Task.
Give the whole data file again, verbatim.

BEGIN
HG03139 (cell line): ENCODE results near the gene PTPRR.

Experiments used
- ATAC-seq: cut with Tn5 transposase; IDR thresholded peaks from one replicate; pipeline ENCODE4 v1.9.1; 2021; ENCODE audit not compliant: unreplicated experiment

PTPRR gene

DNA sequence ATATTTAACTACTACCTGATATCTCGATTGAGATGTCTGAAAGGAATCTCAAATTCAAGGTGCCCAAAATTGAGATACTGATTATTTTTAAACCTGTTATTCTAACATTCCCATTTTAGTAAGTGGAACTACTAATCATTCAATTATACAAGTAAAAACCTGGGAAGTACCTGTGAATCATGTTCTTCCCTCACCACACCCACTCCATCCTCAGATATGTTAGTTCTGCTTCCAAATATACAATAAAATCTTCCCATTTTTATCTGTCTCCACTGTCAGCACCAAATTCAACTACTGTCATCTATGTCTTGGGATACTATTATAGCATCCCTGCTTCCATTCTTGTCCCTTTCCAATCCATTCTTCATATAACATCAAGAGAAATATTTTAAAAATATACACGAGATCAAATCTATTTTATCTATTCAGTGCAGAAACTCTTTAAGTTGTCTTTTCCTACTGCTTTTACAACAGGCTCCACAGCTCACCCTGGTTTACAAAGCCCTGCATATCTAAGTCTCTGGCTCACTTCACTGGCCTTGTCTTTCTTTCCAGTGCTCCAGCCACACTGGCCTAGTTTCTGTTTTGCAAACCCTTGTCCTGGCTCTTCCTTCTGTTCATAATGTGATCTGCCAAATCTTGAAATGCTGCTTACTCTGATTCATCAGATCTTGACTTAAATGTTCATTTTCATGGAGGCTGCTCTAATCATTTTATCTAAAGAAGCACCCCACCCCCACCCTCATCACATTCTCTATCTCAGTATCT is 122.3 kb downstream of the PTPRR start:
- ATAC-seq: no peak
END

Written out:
HG03139 (cell line): ENCODE results near the gene PTPRR.

Experiments used
- ATAC-seq: cut with Tn5 transposase; IDR thresholded peaks from one replicate; pipeline ENCODE4 v1.9.1; 2021; ENCODE audit not compliant: unreplicated experiment

PTPRR gene

DNA sequence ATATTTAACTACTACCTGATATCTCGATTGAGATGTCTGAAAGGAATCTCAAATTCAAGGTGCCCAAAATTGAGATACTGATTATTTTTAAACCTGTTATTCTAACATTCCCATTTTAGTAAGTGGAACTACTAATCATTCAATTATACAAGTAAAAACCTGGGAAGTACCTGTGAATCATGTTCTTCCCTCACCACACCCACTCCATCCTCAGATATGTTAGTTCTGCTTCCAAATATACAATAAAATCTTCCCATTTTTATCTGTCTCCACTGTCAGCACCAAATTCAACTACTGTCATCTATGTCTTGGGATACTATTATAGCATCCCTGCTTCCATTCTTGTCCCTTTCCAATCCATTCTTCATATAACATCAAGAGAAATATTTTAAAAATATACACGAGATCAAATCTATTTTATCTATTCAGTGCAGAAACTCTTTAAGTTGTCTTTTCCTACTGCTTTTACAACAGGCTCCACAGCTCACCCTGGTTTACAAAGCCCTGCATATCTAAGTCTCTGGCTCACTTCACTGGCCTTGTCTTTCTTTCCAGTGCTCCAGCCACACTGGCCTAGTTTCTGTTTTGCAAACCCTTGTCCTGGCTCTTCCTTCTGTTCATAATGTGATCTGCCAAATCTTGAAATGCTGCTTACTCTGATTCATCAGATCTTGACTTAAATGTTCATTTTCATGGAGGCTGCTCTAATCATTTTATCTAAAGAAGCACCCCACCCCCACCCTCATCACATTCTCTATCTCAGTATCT is 122.3 kb downstream of the PTPRR start:
- ATAC-seq: no peak